Gas: too good to burn?
Watch a recording of the event
Australia’s gas prices are rising sharply. Over the last five years, network charges have driven up retail gas prices by 36% in real terms. Next year, liquefied natural gas exports from Queensland will earn big export dollars but mean that our domestic prices will increase by at least 100% and this will flow through to Australian customers, both households and businesses. In this Policy Pitch event, Grattan Institute’s Tony Wood with Jo Benvenuti and Brian Green, discussed what this dramatic change means for our gas bills, whether we could or should switch away from gas and whether we could see a situation in which our gas is priced out of the market.
Tony Wood is the Energy Program Director at Grattan Institute with deep experience in the energy sector. He worked at Origin Energy for 11 years, and was an adviser to the first Garnaut climate change review. Tony is also program director of Clean Energy Projects at the Clinton Foundation.
Jo Benvenuti is the Executive Officer of the Consumer Utilities Advocacy Centre (CUAC) and the Chair of the Consumers’ Federation of Australia. Her previous positions in this sector have included Manager Strategic Operations at theEnergy and Water Ombudsman (Victoria), and as a Policy Officer at the Office of the Regulator-General (now the Essential Services Commission). Jo has also worked in welfare services across a diverse range of policy areas, including the aged, housing, and emergency relief provision, and was previously Executive Officer of the Financial and Consumer Rights Council and Executive Manager Corporate Affairs at the RSPCA (Victoria) where she managed animal cruelty investigations.
Brian Green is an electrical engineer with extensive experience as an operations engineer and manager with the UK Central Electricity Generating Board (CEGB) and the former State Electricity Commission of Victoria (SECV). Following 25 years in the generation and transmission sectors Brian moved across to the manufacturing side in 1991 when he joined AMCOR to manage their energy plant at Maryvale Mill, the largest energy user in Victoria. In his current role Brian is responsible for Australian Paper’s energy policy, procurement and management and is based in Mount Waverley.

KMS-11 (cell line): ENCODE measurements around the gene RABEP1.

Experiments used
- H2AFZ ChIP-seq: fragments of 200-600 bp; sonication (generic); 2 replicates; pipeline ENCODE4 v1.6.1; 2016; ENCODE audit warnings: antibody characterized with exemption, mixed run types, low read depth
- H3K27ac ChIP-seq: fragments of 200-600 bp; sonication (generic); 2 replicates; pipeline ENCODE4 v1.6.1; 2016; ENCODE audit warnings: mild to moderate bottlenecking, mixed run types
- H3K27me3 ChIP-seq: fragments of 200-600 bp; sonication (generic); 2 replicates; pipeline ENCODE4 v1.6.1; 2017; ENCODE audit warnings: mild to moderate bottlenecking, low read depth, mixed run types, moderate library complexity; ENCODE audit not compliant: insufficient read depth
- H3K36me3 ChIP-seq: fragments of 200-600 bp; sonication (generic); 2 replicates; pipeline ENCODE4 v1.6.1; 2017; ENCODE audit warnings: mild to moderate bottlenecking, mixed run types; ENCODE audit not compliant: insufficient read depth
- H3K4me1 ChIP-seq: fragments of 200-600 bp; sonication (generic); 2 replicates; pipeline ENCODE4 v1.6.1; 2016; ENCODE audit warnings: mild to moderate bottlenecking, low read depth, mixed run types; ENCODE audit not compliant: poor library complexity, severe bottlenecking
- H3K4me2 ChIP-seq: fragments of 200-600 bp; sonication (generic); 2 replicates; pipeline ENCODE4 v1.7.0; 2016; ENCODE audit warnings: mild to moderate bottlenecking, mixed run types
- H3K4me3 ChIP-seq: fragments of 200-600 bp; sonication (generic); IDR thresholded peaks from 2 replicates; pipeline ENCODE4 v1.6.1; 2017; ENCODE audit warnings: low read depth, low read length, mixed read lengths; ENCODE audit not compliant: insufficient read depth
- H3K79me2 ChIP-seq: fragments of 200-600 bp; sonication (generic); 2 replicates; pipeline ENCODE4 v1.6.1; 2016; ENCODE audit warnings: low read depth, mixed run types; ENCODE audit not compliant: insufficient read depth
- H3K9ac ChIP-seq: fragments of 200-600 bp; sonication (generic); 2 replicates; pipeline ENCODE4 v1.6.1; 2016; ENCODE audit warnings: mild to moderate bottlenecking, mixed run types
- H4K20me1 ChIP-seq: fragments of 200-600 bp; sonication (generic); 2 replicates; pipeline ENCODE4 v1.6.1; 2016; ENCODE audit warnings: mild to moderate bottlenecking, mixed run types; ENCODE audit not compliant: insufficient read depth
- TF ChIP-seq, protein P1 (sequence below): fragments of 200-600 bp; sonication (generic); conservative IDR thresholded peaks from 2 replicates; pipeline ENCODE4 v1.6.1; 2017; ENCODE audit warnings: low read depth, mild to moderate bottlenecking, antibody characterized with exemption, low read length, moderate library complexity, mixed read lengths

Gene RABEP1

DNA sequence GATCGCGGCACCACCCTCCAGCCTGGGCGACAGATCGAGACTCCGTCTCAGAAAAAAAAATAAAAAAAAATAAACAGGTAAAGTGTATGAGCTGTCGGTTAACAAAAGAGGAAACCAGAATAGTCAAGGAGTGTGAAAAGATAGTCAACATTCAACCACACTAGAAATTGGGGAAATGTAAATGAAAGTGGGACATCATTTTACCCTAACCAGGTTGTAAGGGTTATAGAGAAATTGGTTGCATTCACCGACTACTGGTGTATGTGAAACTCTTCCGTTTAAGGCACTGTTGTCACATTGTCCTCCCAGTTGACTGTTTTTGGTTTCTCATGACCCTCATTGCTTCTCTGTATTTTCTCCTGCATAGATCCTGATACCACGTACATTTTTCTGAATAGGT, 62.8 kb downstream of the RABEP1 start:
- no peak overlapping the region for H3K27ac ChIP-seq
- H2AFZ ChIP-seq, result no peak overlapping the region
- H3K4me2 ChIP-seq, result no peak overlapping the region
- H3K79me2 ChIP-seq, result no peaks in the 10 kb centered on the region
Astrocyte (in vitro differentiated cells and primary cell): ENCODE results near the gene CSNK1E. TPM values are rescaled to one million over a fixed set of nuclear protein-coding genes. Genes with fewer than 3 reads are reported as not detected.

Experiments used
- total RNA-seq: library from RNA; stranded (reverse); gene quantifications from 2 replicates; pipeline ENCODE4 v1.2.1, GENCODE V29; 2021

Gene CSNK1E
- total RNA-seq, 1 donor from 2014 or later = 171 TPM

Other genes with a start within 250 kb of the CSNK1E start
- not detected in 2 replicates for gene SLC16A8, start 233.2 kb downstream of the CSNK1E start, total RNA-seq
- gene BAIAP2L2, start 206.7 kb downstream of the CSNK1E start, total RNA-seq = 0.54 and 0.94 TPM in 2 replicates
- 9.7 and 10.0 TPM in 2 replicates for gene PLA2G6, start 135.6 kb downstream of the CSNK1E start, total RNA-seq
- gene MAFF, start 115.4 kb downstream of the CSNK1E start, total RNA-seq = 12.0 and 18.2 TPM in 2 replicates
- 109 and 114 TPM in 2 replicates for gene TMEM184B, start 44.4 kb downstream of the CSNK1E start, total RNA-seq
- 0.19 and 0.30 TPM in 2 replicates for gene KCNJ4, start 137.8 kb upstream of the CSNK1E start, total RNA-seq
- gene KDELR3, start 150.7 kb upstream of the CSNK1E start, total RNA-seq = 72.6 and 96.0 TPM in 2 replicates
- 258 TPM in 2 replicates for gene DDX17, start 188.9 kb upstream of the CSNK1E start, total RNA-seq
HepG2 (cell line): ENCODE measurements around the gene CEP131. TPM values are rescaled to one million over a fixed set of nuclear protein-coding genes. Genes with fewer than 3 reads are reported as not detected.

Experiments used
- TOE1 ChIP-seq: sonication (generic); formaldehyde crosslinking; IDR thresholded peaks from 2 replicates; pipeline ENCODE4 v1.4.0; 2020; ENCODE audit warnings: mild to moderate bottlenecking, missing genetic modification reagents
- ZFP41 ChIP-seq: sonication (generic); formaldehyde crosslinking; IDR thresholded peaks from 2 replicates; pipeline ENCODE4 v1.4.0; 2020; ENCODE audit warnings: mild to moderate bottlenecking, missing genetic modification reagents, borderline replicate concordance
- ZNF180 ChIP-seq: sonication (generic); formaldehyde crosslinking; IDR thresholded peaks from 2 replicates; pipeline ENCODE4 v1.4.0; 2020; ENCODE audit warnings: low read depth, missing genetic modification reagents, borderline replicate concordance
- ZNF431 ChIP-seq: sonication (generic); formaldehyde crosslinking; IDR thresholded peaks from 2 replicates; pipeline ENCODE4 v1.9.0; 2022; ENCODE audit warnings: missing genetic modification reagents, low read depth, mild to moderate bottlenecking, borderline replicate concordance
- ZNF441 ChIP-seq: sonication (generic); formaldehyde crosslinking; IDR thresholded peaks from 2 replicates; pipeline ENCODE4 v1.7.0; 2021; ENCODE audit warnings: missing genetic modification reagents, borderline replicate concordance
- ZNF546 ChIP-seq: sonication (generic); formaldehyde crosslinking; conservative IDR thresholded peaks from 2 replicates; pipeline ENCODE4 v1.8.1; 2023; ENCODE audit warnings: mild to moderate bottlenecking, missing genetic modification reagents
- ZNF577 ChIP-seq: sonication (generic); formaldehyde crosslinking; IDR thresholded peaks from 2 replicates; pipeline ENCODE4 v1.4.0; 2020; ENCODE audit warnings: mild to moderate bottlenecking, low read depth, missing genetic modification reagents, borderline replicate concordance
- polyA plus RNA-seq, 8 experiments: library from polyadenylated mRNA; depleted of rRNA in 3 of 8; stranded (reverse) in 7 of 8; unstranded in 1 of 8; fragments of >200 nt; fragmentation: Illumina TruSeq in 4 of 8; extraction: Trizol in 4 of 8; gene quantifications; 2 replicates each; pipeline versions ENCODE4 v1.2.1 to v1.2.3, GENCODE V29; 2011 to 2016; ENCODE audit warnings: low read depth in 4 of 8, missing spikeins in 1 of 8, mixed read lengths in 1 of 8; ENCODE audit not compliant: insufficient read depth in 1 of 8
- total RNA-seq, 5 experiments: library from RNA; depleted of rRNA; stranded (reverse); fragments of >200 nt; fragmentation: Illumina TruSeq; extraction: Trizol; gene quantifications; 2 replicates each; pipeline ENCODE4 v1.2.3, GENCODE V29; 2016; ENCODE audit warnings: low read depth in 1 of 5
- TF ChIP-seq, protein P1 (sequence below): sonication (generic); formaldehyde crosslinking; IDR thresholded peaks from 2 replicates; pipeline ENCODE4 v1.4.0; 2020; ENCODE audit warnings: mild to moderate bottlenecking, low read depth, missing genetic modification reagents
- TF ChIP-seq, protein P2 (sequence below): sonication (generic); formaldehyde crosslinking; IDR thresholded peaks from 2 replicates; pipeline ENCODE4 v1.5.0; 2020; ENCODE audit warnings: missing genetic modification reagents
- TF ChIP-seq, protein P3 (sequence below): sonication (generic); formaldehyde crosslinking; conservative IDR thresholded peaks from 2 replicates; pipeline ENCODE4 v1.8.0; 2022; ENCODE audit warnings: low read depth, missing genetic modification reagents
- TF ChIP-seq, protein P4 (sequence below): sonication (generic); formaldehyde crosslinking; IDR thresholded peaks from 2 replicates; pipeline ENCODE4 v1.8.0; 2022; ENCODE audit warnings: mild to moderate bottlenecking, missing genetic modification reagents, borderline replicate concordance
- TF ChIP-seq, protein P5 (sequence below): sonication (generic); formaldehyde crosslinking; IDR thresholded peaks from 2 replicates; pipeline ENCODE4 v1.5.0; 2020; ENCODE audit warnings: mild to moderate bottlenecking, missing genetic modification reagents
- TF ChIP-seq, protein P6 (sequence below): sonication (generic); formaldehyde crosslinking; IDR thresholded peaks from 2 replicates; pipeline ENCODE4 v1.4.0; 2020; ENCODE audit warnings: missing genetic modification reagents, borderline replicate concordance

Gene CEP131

Interested in delving deeper into this subject? We have prepared a reading list for you!
State Library of Victoria:
Gas Supply in Australia, IBISWorld Industry Report D2700, July 2014. Available to registered Victorian Library users. “The Gas Supply industry consists of gas retailers that buy and sell gas, and gas distributors that operate the distribution networks carrying gas to end users. The industry is expected to generate revenue of $11.3 billion in 2014-15, up from $8.4 billion in 2009-10… In 2014-15, the industry is forecast to expand by 4.5% as gas volumes and prices increase.”
The story so far… #31 The gas crisis, The Age 5-Oct-1998 page 10. Summarises the explosion at Esso’s Longford plant 1 and the days that followed.
The Gas monopoly: Communist Party reveals the facts. Melbourne, International Book Shop, 1946 “The Metropolitan Gas Company has a monopoly of gas supply in the city of Melbourne and inner suburbs… Its profits on ordinary share capital for many years have rarely been below 13 per cent. These profits have been maintained through wars and depressions… Does the Company give a service to the public commensurate with its profits? In comparison with other States it falls far short.”
The Melbourne Gas-Works – Laying the foundation stone. The Argus 2-Dec-1854 page 5 “Pursuant to announcement the foundation Stone of the Melbourne Gas Works was laid yesterday by the Mayor of Melbourne, in the presence of a large concourse of spectators. The ceremonies received additional eclat from the attendance of a large proportion of the fraternity of Freemasons…”